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Supplier of Generation III+ reactor could be chosen in 2024 with construction to start in 2029 The existing Dukovany nuclear station, where the Czech Republic is planning to build a new unit. The Czech government signed agreements with ČEZ on Tuesday for a planned expansion of the majority state-owned utility’s Dukovany nuclear power station.

The agreements cover the overall general framework of the project and its initial phase, including a tender in which ČEZ will have a preferred list of reactor technology suppliers by 2022. The signing of a contract with a supplier is expected in 2024. Construction of the new plant could begin in 2029 and trial operation in 2036.

The state, which holds a 70% stake in ČEZ, last week approved plans to give an interest-free loan for the new plant.

It has also approved a model to buy electricity from the new unit at a determined price, with consumers making up the difference if that price is higher than wholesale market prices.

The plans need approval from the European Commission to ensure they meet EU state aid rules.

Date: Thursday, 30 July 2020
Original article: nucnet.org/news/government-and-cez-sign-agreements-for-planned-new-unit-at-dukovany-7-3-2020

Iran will retaliate against any country that carries out cyber attacks on its nuclear sites, the head of civilian defence said on 3 July, after a fire at its Natanz enrichment facility.

Date: Tuesday, 07 July 2020
Original article: neimagazine.com/news/newsincident-damages-building-at-irans-natanz-enrichment-facility-8011793

The International Atomic Energy Agency said it has been informed by Iran about a fire in a building at the site of the Natanz uranium enrichment facility early on 2 July.

Iran told the IAEA that the fire was quickly extinguished and that there had been no nuclear material or other radioactive material in the building. Iran said the cause was not yet known, adding there were no injuries or radioactive contamination.

The Natanz site is under IAEA safeguards, including verification and monitoring under the Joint Comprehensive Plan of Action, an agreement reached in Vienna in 2015, between Iran and the P5+1 (China, France, Russia, the UK, the US plus Germany).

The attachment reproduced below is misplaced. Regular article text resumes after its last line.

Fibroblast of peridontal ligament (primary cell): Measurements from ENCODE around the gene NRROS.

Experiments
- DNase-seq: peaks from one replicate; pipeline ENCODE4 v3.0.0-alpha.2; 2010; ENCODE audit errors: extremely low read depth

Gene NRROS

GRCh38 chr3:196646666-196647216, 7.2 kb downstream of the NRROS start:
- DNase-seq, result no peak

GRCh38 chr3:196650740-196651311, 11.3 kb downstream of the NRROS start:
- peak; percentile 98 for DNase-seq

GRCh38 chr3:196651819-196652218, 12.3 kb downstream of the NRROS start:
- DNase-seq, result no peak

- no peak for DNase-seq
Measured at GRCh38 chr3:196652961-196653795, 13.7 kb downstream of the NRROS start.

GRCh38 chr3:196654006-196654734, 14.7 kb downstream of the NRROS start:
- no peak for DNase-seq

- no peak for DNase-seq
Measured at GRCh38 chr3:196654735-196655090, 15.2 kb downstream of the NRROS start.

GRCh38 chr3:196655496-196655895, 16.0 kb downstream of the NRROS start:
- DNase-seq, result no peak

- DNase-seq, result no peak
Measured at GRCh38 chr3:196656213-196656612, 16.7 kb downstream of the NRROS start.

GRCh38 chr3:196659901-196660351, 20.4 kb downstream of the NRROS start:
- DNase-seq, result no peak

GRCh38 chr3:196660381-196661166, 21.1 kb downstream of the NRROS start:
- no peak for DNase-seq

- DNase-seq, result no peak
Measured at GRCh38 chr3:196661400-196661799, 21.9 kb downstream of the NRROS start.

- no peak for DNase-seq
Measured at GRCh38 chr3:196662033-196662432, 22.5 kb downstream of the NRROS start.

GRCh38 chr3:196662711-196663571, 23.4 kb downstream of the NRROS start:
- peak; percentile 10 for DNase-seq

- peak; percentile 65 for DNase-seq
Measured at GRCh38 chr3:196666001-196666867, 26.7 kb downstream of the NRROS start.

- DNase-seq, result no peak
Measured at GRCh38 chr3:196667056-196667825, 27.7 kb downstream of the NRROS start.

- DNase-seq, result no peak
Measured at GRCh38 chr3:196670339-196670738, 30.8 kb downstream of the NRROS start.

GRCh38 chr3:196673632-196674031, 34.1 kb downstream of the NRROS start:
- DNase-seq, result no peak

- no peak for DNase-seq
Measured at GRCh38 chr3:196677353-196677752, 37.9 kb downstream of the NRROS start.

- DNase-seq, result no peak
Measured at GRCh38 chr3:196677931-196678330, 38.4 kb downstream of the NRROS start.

The JCPOA was a far-reaching 25-year settlement that constrained Iran’s nuclear capacity in exchange for sanctions relief. Iran agreed to remove about two-thirds of Natanz’s centrifuges, limit uranium enrichment to 3.67%, and down-blend or sell most of its LEU stockpile. Iran is also required to provide the IAEA daily access to Natanz for continuous monitoring of enrichment activities and centrifuge production.

Date: Tuesday, 07 July 2020
Original article: nucnet.org/news/iaea-says-no-nuclear-or-radioactive-material-in-natanz-fire-7-1-2020

The slightly elevated levels of three different radioisotopes recently detected in northern Europe are probably related to a nuclear reactor which is either operating or undergoing maintenance, the International Atomic Energy Agency said in a statement on 3 July.

The recorded air concentrations of the particles were very low and posed no risk to human health and the environment, the statement said.

However, the IAEA also said the geographical origin of the release has not yet been determined.

Last week, Estonia, Finland and Sweden reported levels of ruthenium-103, caesium-134 and caesium-137 isotopes in the air which were higher than usual.

The IAEA, in an effort to help identify the possible origin of the radioisotopes, contacted counterparts in Europe and asked for information about whether they were detected in their countries, and if any event there may have been associated with the atmospheric release.

Date: Saturday, 04 July 2020
Original article: nucnet.org/news/elevated-radioisotope-levels-in-nordic-region-likely-linked-to-nuclear-reactor-7-5-2020

The International Atomic Energy Agency (IAEA) has released its annual nuclear power status data for 2019 collected by the Power Reactor Information System (PRIS) and issued its Safeguards Statement for 2019.

Date: Tuesday, 30 June 2020
Original article: neimagazine.com/news/newsiaea-reports-on-nuclear-plant-operation-and-safeguards-7999314

The International Atomic Energy Agency (IAEA) applied nuclear safeguards in 183 states worldwide last year, according to its Safeguards Statement for 2019. IAEA safeguards are a series of technical measures that provide the international community with confidence that nuclear material is used for peaceful purposes and not to produce nuclear weapons.

Date: Tuesday, 30 June 2020
Original article: world-nuclear-news.org/Articles/IAEA-reports-on-safeguards-activities-in-2019

Russian state nuclear corporation Rosatom is hoping for foreign partners to participate in the project of the world's most powerful multipurpose fast neutron research nuclear reactor, MBIR, which is currently being built at the Research Institute of Atomic Reactors (NIIAR) in Dimitrovgrad.

Date: Tuesday, 23 June 2020
Original article: neimagazine.com/news/newsrosatom-seeks-foreign-partners-for-mbir-reactor-7986750

The International Atomic Energy Agency (IAEA) Board of Governors today adopted a resolution calling on Iran to fully cooperate with the IAEA in implementing its NPT Safeguards Agreement and Additional Protocol and satisfy the IAEA's requests without further delay. The resolution, submitted by France, Germany and the UK, was adopted by a vote of 25 to 2 with 7 abstentions. The two objections were made by China and Russia.

Date: Saturday, 20 June 2020
Original article: world-nuclear-news.org/Articles/IAEA-calls-on-Iran-to-meet-safeguards-obligations